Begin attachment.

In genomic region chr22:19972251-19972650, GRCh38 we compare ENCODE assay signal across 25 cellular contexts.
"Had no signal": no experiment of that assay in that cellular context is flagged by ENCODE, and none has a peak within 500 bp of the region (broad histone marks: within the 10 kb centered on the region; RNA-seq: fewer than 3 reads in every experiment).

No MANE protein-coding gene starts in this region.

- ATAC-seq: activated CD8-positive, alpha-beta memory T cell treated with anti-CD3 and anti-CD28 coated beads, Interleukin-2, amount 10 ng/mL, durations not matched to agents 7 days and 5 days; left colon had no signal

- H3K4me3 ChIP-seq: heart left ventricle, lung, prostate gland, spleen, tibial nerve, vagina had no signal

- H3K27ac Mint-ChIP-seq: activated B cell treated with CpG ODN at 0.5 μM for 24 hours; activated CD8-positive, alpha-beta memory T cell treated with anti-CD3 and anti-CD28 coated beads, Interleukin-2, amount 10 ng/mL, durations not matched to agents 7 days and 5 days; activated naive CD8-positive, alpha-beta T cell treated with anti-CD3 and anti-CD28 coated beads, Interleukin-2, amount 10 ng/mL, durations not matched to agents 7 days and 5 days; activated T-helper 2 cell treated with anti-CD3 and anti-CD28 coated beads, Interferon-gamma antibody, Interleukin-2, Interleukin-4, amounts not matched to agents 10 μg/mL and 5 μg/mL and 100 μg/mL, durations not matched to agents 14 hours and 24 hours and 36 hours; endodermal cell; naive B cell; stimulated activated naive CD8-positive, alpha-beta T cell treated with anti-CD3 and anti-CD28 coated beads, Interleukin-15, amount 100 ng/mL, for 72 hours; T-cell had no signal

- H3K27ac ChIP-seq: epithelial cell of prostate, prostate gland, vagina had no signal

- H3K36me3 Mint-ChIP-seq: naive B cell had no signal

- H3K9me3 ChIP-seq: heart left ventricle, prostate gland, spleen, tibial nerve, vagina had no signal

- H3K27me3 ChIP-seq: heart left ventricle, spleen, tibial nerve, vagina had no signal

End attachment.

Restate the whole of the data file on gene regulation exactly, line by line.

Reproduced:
In genomic region chr22:19972251-19972650, GRCh38 we compare ENCODE assay signal across 25 cellular contexts.
"Had no signal": no experiment of that assay in that cellular context is flagged by ENCODE, and none has a peak within 500 bp of the region (broad histone marks: within the 10 kb centered on the region; RNA-seq: fewer than 3 reads in every experiment).

No MANE protein-coding gene starts in this region.

- ATAC-seq: activated CD8-positive, alpha-beta memory T cell treated with anti-CD3 and anti-CD28 coated beads, Interleukin-2, amount 10 ng/mL, durations not matched to agents 7 days and 5 days; left colon had no signal

- H3K4me3 ChIP-seq: heart left ventricle, lung, prostate gland, spleen, tibial nerve, vagina had no signal

- H3K27ac Mint-ChIP-seq: activated B cell treated with CpG ODN at 0.5 μM for 24 hours; activated CD8-positive, alpha-beta memory T cell treated with anti-CD3 and anti-CD28 coated beads, Interleukin-2, amount 10 ng/mL, durations not matched to agents 7 days and 5 days; activated naive CD8-positive, alpha-beta T cell treated with anti-CD3 and anti-CD28 coated beads, Interleukin-2, amount 10 ng/mL, durations not matched to agents 7 days and 5 days; activated T-helper 2 cell treated with anti-CD3 and anti-CD28 coated beads, Interferon-gamma antibody, Interleukin-2, Interleukin-4, amounts not matched to agents 10 μg/mL and 5 μg/mL and 100 μg/mL, durations not matched to agents 14 hours and 24 hours and 36 hours; endodermal cell; naive B cell; stimulated activated naive CD8-positive, alpha-beta T cell treated with anti-CD3 and anti-CD28 coated beads, Interleukin-15, amount 100 ng/mL, for 72 hours; T-cell had no signal

- H3K27ac ChIP-seq: epithelial cell of prostate, prostate gland, vagina had no signal

- H3K36me3 Mint-ChIP-seq: naive B cell had no signal

- H3K9me3 ChIP-seq: heart left ventricle, prostate gland, spleen, tibial nerve, vagina had no signal

- H3K27me3 ChIP-seq: heart left ventricle, spleen, tibial nerve, vagina had no signal